This is how it was supposed to end.
One hundred yards standing between me and the marathon finishing line Sunday - and off to the right on the sidewalk I see my little 7-year-old rule-follower Lucy holding her "Run, Daddy, Run!" (perfect comma placement) sign. Then, leaping off the sidewalk and onto the course comes the wild, polka-dot-raincoat-wearing, 4-year-old Paige in a full sprint toward my exhausted body.
I'm running on fumes but Paige and I are in lock-step toward the finish line. If there had been any fluids left in my body, I'm sure they would have been pouring out of my eyeballs. Instead, we push to the end. Paige peels off before the official finish line. I cross, stare blankly at a lady congratulating me while slipping a medal over my neck, then receive my commemorative inaugural Iris Marathon finisher T-shirt. Perfect.
Five weeks earlier I never dreamed this was possible. Lying on a couch as my calves continued to twitch hours after my 23-mile failure, I had no plans to run another marathon...and seriously debated the purpose of lacing up the bright orange Sauconys again. Why train for four months if the race director is just going to screw up the bus transportation to the starting line and it's going to be a blistering (to a runner) 75 degrees on race day? Why give up my Saturday mornings to do long runs in the rain? Why forgo family hikes because I was too exhausted from the previous day's training run?
Within 24 hours of crashing and burning in Banks five weeks ago, I received an outpouring of support I never expected. Social media comments, texts, calls - it started the healing process. Two people (Deana in Mass. and Tom in Wisc.) suggested I sign up for another marathon in the near future to maximize my training. I wanted to punch them both in the face.
Five days later, unprompted, Paige looked at me and said, "Daddy, let's go running." I buckled her into our faded-red jogging stroller and off we went. It was five miles of her pointing at "landmarks" in our town (the cow mailbox, the highway bridge we cross, the excavators tearing up the road) and cackling with laughter while I ran with no timer, no watch and no cares. It was perfect.
Then, my mind started turning. Maybe I could do another marathon if one fell within 4-6 weeks of this one. Maybe I could double-down on my training. Maybe Allison wouldn't divorce me on the spot when I suggest doing another marathon after she was the only adult witness to how truly awful I looked after my last. Maybe I was a horrible person for wanting to punch my friends in their respective faces.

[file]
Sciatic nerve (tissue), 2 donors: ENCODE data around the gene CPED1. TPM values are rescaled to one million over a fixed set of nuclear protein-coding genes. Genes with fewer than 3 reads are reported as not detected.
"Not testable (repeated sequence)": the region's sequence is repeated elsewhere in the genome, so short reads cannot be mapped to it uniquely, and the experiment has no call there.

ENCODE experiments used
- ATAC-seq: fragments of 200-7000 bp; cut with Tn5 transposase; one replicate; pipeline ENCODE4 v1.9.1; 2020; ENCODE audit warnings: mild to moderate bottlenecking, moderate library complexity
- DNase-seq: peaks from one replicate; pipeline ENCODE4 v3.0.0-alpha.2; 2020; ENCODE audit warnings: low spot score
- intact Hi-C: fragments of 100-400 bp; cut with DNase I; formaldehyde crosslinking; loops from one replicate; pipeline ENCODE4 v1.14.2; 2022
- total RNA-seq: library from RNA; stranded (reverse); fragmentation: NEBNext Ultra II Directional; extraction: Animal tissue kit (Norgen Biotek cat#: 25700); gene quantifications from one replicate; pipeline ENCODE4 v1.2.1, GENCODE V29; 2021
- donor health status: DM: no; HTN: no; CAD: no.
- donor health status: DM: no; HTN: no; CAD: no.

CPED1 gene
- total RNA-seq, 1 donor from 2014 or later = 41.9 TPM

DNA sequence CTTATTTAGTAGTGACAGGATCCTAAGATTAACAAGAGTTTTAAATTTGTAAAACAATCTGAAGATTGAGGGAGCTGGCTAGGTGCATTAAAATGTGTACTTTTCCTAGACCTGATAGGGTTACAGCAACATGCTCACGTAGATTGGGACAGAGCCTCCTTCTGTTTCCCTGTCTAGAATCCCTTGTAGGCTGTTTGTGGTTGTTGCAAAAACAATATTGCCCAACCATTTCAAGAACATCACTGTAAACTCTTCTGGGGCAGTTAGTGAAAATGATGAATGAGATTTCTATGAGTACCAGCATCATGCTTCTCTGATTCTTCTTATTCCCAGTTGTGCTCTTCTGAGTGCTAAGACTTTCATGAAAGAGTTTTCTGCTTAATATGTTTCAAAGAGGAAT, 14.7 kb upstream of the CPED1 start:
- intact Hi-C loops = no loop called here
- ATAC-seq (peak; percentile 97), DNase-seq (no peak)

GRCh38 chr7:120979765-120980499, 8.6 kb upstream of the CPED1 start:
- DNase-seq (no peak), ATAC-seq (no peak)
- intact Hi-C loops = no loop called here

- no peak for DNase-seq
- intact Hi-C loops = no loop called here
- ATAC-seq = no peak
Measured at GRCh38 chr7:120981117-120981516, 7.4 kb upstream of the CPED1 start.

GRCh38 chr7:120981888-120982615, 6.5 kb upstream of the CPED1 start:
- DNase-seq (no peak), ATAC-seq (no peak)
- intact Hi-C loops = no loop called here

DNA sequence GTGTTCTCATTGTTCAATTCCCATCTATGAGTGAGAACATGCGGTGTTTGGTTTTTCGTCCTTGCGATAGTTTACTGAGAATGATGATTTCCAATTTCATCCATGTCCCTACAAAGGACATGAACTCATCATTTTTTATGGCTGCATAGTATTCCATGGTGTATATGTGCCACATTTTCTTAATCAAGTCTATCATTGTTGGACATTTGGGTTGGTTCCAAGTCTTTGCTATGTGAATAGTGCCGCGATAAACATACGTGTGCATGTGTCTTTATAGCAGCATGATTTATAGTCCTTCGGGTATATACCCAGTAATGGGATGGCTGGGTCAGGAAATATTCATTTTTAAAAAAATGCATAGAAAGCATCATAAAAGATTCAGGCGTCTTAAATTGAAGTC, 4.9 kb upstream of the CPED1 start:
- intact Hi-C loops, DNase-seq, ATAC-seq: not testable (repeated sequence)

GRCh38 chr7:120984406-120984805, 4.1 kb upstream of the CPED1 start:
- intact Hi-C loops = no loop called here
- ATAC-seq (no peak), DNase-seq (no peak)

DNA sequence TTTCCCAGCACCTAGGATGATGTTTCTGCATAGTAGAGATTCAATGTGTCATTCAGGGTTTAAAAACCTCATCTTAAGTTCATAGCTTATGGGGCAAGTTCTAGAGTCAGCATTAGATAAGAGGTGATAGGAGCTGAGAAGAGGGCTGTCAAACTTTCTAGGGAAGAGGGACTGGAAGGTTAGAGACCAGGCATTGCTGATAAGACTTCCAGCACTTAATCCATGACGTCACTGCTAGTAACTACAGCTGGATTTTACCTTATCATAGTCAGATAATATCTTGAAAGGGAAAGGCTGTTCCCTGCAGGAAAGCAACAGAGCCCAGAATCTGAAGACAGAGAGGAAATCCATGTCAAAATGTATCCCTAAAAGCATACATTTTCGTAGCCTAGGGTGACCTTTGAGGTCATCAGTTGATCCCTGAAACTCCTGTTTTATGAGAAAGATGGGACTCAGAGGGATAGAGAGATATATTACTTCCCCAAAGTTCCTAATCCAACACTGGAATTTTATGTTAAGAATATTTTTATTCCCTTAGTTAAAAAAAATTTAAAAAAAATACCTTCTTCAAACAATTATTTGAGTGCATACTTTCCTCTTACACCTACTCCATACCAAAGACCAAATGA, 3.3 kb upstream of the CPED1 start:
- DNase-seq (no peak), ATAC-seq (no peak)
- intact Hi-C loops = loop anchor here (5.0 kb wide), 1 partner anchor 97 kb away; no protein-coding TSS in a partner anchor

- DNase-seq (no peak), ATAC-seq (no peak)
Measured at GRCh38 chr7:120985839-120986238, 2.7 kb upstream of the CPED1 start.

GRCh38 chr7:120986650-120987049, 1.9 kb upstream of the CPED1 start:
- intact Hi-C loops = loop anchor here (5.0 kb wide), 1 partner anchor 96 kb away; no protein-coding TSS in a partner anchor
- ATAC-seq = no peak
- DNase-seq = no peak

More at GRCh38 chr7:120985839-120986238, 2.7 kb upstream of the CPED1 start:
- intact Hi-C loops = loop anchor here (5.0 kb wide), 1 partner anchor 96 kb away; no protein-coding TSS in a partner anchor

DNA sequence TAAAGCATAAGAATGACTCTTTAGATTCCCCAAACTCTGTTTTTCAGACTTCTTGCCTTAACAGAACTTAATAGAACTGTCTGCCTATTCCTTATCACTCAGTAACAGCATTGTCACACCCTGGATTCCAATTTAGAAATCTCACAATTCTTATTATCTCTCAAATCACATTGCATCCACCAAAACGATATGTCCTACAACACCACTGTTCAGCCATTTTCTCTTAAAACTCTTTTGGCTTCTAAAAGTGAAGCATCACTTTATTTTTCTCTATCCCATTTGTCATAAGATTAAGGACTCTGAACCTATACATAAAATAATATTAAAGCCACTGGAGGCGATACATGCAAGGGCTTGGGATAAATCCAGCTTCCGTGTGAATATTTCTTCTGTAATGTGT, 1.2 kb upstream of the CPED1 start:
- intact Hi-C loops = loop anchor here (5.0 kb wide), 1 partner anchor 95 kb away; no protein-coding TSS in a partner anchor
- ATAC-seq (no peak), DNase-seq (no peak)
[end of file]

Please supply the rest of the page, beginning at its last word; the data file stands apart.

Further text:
The plan was to tell as few people as possible figuring this would keep my nerves down and limit who I had to inform if I failed again (although I did consult a couple more marathon runners, Rich and Jerry, who immediately said to go for it), monitor the weather at the Iris Marathon (home of my fastest half-marathon ever, 1:37, in last year's race), and if it looked promising, I'd sign up a couple days ahead of time.
Sure enough, the forecast called for light rain and low-50s for race morning - perfect again. I signed up and did not receive divorce papers, so knew I was clear to run Sunday. Of course, the marathon is a unrelenting beast, so it's no surprise the skies opened with a hard downpour at Mile 20 (it stopped three miles later). But, it didn't matter. By that point I was determined - my stomach was fine, my hydration was solid and if I had to crawl the final six miles...so be it.
Turns out I didn't have to crawl. My pace slowed slightly down the stretch and I finished in 4:01, my best time ever. Six-weeks-ago Mike would have lamented missing breaking the completely arbitrary round number of 4:00 but today's Mike could not have cared less.
I finished. I got my medal. I took pictures with the kids at the finish line. I had a free beer afterward. 4:01. 4:21. 5:01. I didn't care - it wasn't a DNF - and I proved to myself and the girls that just because you fail once, doesn't mean you don't try again. Do they get this lesson at 7 and 4 years old? I have no idea. Considering Paige wanted to fist-fight Lucy and I when it appeared she was going to lose at Candyland later that day, no, she probably doesn't get it yet.
But, it's what kept me focused, determined and moving one foot in front of the other as I passed mile markers 23, 24, 25 and 26. It's what got me across that finish line. I hope that moment stays with them for a long time because it's something I'll never forget.